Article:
top of page

Harvesting the Wisdom of a Life
As a True Gift to the World

June 2014

This article is copyrighted and all rights are reserved. No portion of these articles may be reproduced or transmitted in any form or by any means, electronic or mechanical, including printing, scanning, photocopying, recording, emailing, posting on other web sites, or by any other information storage and retrieval or distribution system, without permission in writing from the copyright owner.

Blog Posts

From the perspective of Second Attention, no life is ordinary. Each is a journey into wholeness and harmony with a divine implicate order. Ultimately it is this – our participation in the divine implicate order – that allows us to bear our suffering with dignity and grace, to find meaning and purpose within it, and to become worthy of it by rising to the occasion of the challenges that it presents us with. As we do this, we begin to transmute our suffering into something that is capable of making a genuine difference in the world, a true gift – borne from a soul who has worked hard to recognize, redeem and cultivate it.

The self with which we normally identify – through the exercise of First Attention – has been wounded and redeemed, battered and boasted, exalted and crushed, and takes these ups and downs, ins and outs, seriously. It is only as our preoccupation with this self that is steeped in melodrama falls away, that we begin to reap the harvest of wisdom buried within our lives and turn it into a gift that we can return to the world. This gift is usually something that requires genuine dispassion to embrace – a dispassion that comes when all judgments about good and evil, right and wrong, light and dark are released. When we no longer identify quite so strongly with the one caught up in the struggle, we begin to see that all that matters within this story is the gradual release of something capable of surviving and transcending the story.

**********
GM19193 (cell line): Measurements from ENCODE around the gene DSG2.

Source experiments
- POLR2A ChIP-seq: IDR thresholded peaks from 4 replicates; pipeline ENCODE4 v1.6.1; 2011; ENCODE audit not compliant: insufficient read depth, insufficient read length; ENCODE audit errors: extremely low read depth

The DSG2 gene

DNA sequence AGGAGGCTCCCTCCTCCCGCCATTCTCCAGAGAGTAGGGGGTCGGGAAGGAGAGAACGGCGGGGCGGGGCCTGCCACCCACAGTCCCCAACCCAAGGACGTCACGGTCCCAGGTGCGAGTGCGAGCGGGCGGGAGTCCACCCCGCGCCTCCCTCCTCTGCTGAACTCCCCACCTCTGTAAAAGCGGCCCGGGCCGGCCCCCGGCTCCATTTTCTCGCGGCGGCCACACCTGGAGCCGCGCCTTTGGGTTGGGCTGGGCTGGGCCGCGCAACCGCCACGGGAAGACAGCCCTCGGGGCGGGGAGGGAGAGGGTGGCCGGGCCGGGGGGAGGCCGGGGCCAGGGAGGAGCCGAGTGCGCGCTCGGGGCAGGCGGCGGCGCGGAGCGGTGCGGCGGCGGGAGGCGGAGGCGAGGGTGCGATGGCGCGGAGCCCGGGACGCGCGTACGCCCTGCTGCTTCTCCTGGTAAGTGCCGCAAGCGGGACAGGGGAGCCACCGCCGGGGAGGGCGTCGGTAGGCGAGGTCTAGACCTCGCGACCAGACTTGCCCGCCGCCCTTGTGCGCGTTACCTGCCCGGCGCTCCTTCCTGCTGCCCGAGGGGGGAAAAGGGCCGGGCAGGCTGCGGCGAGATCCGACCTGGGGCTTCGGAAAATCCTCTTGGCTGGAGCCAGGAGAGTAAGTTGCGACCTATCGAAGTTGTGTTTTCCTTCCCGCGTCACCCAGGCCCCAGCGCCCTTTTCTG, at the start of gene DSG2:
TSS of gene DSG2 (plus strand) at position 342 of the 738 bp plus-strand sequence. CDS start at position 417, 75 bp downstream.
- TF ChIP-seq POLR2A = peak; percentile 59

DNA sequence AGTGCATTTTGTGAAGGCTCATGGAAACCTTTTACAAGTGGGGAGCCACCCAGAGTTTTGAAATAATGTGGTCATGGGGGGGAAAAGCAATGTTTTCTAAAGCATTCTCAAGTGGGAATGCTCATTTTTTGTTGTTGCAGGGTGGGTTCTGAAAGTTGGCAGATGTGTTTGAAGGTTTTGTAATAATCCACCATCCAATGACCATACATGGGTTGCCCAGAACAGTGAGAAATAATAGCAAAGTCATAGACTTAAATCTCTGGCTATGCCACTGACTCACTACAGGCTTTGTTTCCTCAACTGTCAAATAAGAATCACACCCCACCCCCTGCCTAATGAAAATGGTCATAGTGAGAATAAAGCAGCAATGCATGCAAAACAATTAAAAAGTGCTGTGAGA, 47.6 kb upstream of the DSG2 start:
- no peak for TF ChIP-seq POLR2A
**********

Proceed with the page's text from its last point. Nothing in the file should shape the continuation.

Buddhist nun Pema Chodron talks about dropping the story line of our lives to enter a place of true compassion; Carlos Castaneda talks about erasing our personal history and dropping the human form; other teachers and traditions refer to this surrender of small ego-based identity in different ways. The end result, however, is the same – as we do this work, we become transpersonal vessels for the movement of transformative energy, permanent residents in Second Attention – where whatever the pain and suffering that marks a life, whatever our fate, we recognize ourselves to be larger than that. In that recognition, we gain the capacity to transmute our suffering into something that will outlive the one who suffers, change our lives, the lives of those near to us, and quite possibly the world.

If, as astrologers, we can approach the birthchart – not just as a signature of mutable fate, although it is that – but a portal through which the hard-won wisdom of the soul sitting before us can be harvested, we can become catalysts to the changing of the world. The key to this possible elevation of our function is astrological recapitulation.

The next post in this series is Using the Cyclical History as a Point of Entry Into Astrological Recapitulation.

To read more blog posts, go here.

bottom of page